The World War 2: War In The Pacific

The Pacific Theater of World War II doesn’t feature as heavily in current media and culture as the European theater does. While the battle in Europe against the Germans has become a part of the American historical narrative regarding good versus evil, democracy versus fascism, and the concept of universal human rights versus genocide, the war in the Pacific was a bit…messier.

At the time, the war against Germany was framed as a war on behalf of freedom and justice, a war of liberation. While Southeast Asia, the Pacific, and much of China was living under the brutal occupation of Japan, the war in the Pacific was not necessarily framed as one of liberation.

Ironically, the war was framed in ways that were not dissimilar to the kinds of propaganda used to justify genocide in Europe at the time. The war was one of retaliation against a sneak attack; the Japanese were painted as back-stabbing, treacherous “rats” that had to be “stamped out” and “exterminated”. Clearly such feelings were not without justification, but the revenge motivation that drove many of the soldiers who fought in the Pacific ended up fueling bitter racism and hatred. Unfortunately, this made the Pacific war a war of extremes, of no quarter, where the “rules” were largely abandoned and the fighting more like the cruel, bloody violence of the Dark Ages rather than something bound by strict international guidelines.

While not framed as a war of liberation the way the campaign against Nazi Germany was, the stakes were just as high. It couldn’t necessarily be said that the Japanese were more brutal than the Germans, but they were arguably more flagrant and unabashed regarding their brutalization of civilian populations. Believe it or not, Japanese newspapers ran front page stories with photos of their soldiers dangling the severed heads of civilians like trophies, indeed, as if it were some kind of sport. While Germans were indoctrinated with the belief in their own racial superiority, they saw themselves as the a kind of chosen people whose duty or “burden” was to be the shepherd and caretaker of the other European nations while weeding out what they saw as an inferior race and guarding Europe (and the world) against Communism.

Japan’s belief in its own racial and cultural superiority was arguably more absolute. Their beliefs were imbued with some of the same kind of ancient mysticism that drove German fascism, but they saw themselves as without equals. Though they painted their war as part of an effort to liberate Asians from European colonialism, theirs was a campaign of domination so extreme, so brutal that by the end of the war the formerly colonized nations welcomed aid and help from the Europeans who had once controlled their countries.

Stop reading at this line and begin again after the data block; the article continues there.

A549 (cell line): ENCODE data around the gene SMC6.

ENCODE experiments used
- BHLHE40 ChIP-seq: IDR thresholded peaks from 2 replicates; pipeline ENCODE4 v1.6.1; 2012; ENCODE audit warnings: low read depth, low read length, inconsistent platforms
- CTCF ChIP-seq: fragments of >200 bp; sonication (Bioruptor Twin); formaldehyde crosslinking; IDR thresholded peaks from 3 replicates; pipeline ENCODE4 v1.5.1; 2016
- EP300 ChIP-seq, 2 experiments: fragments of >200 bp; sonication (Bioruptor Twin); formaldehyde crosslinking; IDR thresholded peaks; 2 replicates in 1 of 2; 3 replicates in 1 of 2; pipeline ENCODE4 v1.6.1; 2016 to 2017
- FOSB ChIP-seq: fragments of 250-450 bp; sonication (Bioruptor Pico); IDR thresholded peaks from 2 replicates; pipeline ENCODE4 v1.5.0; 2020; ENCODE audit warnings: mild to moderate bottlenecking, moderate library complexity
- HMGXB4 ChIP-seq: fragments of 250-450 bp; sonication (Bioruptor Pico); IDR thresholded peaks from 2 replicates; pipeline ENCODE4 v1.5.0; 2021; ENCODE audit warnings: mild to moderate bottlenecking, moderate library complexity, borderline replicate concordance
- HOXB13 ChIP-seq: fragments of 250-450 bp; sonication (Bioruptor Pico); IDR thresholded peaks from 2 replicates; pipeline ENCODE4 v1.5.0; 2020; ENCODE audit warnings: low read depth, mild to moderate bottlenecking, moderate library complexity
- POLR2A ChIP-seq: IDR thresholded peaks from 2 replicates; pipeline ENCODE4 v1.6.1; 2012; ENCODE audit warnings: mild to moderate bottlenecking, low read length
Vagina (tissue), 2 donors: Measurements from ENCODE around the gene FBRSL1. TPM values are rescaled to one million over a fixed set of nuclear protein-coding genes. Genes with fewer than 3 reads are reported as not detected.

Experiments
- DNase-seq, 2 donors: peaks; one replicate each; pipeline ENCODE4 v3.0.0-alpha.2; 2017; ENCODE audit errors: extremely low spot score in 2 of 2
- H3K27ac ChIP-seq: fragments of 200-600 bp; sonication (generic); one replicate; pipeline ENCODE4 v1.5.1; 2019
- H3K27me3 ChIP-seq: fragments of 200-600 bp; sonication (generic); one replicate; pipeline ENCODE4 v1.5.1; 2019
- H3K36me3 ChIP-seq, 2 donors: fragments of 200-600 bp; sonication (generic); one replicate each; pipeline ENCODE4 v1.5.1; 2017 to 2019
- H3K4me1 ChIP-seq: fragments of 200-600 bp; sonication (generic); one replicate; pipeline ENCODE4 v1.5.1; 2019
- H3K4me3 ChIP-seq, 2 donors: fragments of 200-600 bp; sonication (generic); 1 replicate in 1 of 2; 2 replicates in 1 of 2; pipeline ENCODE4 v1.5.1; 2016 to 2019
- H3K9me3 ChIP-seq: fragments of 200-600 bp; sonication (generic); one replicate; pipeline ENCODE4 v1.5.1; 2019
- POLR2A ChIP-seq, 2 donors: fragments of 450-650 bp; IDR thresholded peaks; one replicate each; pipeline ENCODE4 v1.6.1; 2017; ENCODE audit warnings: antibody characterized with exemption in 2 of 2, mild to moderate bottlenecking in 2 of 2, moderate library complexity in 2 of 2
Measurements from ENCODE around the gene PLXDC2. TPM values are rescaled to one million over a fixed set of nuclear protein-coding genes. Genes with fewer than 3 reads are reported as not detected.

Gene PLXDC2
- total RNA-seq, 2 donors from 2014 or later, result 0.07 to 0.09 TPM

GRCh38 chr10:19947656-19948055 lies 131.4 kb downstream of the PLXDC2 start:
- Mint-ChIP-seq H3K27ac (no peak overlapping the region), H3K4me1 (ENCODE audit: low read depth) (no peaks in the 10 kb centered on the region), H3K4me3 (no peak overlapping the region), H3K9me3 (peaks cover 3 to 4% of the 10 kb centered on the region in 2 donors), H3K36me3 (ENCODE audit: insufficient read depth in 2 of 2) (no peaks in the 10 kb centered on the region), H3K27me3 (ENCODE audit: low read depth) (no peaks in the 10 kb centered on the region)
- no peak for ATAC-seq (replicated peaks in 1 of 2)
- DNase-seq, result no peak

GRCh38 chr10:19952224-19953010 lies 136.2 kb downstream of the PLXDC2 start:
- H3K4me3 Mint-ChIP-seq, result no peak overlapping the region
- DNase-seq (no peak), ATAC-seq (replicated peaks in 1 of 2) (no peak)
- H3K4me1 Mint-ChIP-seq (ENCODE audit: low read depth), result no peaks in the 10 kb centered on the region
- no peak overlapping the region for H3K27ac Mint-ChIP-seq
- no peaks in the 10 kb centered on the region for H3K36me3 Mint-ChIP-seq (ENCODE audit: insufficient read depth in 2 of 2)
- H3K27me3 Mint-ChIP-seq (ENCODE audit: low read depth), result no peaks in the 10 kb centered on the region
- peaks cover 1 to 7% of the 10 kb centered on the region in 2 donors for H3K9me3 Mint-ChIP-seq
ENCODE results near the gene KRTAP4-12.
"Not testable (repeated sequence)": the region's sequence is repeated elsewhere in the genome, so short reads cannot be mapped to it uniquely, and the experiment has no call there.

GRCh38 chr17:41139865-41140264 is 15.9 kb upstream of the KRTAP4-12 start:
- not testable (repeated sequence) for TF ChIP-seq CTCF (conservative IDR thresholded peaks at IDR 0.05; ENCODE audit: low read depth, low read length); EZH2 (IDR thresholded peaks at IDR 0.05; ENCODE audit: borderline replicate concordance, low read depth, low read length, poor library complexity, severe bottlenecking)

From the people of China and Southeast Asia to indigenous Pacific islanders and Allied prisoners of war, all were viewed as fodder to be turned into slave labor for the benefit of Empire of Japan. To the Japanese, everything was fair in war so long as you were the victor. Might truly did make right. This goes some way in explaining some of the level of desperation and fear among the Japanese civilian population as the American and Allied forces pushed ever closer to the Japanese homeland. While Japan was eventually under constant aerial bombardment, many Japanese civilians were led to believe that successful American invasion would mean enslavement and brutalization of the population, the same consequences for the civilians of the nations which they themselves invaded. As a result, Japanese civilians were prepared to take up what ever arms were available and resist American occupation at all costs…or die trying.

It is perhaps fitting then that this terrible, horrific war of extreme attitudes and extreme atrocity ended with the dropping of two atomic bombs. Though the justification for the bombings of Hiroshima and Nagasaki will be no doubt continue to be endlessly debated for years to come, there can be no question that the bombings humbled the Japanese populace and irrevocably altered their culture and society as they were forced to surrender and abandon their long-held militarism and fanatical attitudes regarding warfare.

Though it has long been overshadowed by the war against the Nazis in Europe, the war in the Pacific must continue to be remembered by this generation and generations to come. It serves as testimony not only to the cruelty and brutality of which mankind is capable in Japan’s conquest and disregard for human rights. It provides stunning clarity regarding the courage and perseverance of the human spirit, not only in the American soldiers who threw themselves against the odds at battlefields like Iwo Jima, but in the prisoners of war and civilians who survived unspeakable torment at the hands of their captors. Let us learn from history and work to prevent a war of such extremes from taking place again.

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